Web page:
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One thought on “Theoretical Evaluation of Production 1B (Media Language)

  1. Leah

    The following is the exam board’s description of a level 4 answer, from the June 2012 mark scheme http://hijackersandconverts.com/a2-g325-june-2012/:

    Level 4 (21-25 marks).

    Candidates demonstrate a clear understanding of theories of media language and associated media theory and can relate concepts articulately to the production outcome, describing specific elements in relation to theoretical ideas about how media texts communicate. Candidates offer a broad range of specific, relevant, interesting and clear examples of how their product can be understood in relation to relevant theories of media language. The use of conceptual language is excellent.

    Complex issues have been expressed clearly and fluently using a style of writing appropriate to the complex subject matter. Sentences and paragraphs, consistently relevant, have been well structured, using appropriate technical terminology. There may be few, if any, errors of spelling, punctuation and grammar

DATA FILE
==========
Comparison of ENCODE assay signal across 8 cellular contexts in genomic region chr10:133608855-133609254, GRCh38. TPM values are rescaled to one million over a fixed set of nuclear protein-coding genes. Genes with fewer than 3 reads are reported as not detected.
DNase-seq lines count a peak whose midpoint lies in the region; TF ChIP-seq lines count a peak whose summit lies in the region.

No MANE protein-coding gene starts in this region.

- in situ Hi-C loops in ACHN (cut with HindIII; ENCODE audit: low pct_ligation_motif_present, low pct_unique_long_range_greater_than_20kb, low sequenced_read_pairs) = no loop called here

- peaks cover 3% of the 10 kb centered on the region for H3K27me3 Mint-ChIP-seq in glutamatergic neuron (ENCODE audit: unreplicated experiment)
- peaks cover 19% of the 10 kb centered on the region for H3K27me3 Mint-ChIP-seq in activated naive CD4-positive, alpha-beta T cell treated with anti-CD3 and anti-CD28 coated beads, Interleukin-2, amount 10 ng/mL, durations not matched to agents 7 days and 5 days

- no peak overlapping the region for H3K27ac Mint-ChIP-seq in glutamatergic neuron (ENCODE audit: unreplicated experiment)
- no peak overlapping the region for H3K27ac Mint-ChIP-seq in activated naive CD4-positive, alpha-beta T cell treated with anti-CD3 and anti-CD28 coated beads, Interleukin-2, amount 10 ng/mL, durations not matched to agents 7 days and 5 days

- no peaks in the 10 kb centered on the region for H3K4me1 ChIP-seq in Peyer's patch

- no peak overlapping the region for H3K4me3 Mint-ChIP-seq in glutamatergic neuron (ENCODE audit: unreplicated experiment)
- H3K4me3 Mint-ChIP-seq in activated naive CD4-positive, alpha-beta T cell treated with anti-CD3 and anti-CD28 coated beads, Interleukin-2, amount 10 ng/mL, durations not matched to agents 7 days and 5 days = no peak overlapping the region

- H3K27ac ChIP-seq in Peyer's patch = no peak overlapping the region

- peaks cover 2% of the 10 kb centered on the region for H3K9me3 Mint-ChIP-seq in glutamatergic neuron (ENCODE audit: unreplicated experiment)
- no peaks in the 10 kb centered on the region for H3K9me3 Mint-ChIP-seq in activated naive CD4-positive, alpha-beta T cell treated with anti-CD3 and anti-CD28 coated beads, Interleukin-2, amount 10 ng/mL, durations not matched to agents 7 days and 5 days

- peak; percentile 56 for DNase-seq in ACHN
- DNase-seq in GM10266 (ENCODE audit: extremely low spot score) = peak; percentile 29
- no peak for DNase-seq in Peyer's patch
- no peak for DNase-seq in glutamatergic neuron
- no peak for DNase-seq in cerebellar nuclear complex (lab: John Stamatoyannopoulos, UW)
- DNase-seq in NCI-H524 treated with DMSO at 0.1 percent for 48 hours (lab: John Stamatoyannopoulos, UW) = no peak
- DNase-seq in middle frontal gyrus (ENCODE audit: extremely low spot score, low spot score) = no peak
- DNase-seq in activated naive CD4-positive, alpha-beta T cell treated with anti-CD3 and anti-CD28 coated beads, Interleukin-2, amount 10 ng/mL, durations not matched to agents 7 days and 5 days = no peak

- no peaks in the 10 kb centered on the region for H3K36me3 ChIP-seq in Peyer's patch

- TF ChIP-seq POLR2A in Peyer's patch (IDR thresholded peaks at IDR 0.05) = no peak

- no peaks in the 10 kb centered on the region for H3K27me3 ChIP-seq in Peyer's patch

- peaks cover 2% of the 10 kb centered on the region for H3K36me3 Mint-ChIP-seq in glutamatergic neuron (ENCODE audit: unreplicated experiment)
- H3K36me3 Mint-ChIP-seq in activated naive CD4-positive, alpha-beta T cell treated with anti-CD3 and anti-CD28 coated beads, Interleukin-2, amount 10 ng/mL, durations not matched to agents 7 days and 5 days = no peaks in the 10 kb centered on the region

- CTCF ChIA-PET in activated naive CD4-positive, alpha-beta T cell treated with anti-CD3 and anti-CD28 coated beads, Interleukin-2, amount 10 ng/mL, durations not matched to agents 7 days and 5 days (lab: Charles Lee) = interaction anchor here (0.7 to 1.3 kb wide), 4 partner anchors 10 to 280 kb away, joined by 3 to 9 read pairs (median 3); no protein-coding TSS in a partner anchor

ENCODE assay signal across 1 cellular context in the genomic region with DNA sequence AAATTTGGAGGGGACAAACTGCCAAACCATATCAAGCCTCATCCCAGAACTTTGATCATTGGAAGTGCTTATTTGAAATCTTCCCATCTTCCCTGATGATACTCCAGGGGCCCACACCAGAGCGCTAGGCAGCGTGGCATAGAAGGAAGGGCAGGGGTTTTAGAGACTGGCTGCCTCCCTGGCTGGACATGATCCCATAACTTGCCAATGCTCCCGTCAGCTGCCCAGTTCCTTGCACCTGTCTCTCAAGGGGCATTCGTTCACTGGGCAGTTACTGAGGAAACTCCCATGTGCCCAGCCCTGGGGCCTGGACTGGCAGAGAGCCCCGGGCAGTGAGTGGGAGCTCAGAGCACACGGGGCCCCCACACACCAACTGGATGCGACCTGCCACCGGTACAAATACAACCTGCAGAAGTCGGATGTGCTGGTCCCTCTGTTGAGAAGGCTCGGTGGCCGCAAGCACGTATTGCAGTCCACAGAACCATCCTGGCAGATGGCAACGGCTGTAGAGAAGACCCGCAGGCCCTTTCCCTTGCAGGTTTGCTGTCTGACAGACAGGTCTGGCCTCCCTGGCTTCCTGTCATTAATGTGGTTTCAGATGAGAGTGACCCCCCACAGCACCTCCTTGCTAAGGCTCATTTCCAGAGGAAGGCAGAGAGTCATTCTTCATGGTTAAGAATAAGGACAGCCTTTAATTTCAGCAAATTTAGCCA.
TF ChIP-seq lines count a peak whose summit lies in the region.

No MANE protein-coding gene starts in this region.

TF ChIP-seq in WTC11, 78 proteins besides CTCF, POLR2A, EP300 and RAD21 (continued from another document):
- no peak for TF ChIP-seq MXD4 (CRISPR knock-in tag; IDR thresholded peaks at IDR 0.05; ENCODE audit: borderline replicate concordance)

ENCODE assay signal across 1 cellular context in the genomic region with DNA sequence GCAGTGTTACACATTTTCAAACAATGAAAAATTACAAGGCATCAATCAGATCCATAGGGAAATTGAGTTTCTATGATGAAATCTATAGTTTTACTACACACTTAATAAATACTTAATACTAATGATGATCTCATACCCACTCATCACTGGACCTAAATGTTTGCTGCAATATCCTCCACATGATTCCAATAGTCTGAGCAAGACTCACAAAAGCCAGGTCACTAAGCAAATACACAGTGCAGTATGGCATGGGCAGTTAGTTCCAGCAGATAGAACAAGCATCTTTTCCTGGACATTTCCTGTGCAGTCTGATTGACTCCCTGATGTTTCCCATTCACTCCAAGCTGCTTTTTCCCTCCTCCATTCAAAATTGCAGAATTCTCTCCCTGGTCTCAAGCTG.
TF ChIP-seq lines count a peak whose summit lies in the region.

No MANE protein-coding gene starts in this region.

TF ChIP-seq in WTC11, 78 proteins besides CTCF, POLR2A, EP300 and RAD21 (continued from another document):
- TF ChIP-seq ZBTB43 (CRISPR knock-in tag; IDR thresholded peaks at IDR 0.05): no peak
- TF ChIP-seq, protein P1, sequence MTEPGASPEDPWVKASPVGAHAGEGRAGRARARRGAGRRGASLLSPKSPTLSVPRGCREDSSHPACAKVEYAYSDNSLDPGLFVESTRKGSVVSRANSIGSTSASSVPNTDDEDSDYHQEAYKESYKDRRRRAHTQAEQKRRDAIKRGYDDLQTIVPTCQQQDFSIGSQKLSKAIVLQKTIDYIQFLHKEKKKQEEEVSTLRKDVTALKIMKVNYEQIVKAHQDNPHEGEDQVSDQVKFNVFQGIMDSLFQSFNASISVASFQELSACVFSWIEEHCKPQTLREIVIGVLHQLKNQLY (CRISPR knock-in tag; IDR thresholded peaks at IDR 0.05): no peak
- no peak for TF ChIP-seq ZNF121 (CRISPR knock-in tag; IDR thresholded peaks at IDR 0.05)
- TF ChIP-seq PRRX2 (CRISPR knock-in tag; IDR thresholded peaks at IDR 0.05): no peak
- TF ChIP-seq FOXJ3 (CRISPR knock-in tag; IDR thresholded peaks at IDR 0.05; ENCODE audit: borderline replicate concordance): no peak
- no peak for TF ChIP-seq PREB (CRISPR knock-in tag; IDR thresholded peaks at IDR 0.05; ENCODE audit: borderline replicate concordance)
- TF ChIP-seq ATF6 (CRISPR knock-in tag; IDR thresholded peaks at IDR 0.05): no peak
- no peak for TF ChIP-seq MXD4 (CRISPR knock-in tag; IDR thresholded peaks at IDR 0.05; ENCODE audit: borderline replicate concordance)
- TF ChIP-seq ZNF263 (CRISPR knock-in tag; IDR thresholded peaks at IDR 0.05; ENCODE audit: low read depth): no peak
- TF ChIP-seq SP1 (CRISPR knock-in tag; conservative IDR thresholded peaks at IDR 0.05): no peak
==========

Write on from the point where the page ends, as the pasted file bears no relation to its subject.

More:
I would mark your current answer as being Level 4, possibly 21/25.

    General stuff, for everyone:
    – Part of your answer should focus on how your film uses camerawork, sound design, editing, and mise-en-scene to create meaning. This is easy, because you made the film, but it means expectations are high. You have to say something thoughtful, meaningful and convincing if you are to be awarded a decent mark.
    – Remember, you are writing from an observer’s rather than a filmmaker’s point of view. You should not write about the decisions you made but about the results that a viewer can observe.
    – The other half of your essay must focus on semiotics. Using theorists names is not so important in this essay, but that doesn’t mean you can get away with waffle…

    Specific to you:
    – This is another very well written essay, but the last bit sounds a bit out of place. Maybe try explaining semiotics at the beginning, then making reference throughout your answer. Or not. Your choice. Maybe leave it where it is but try to find more examples.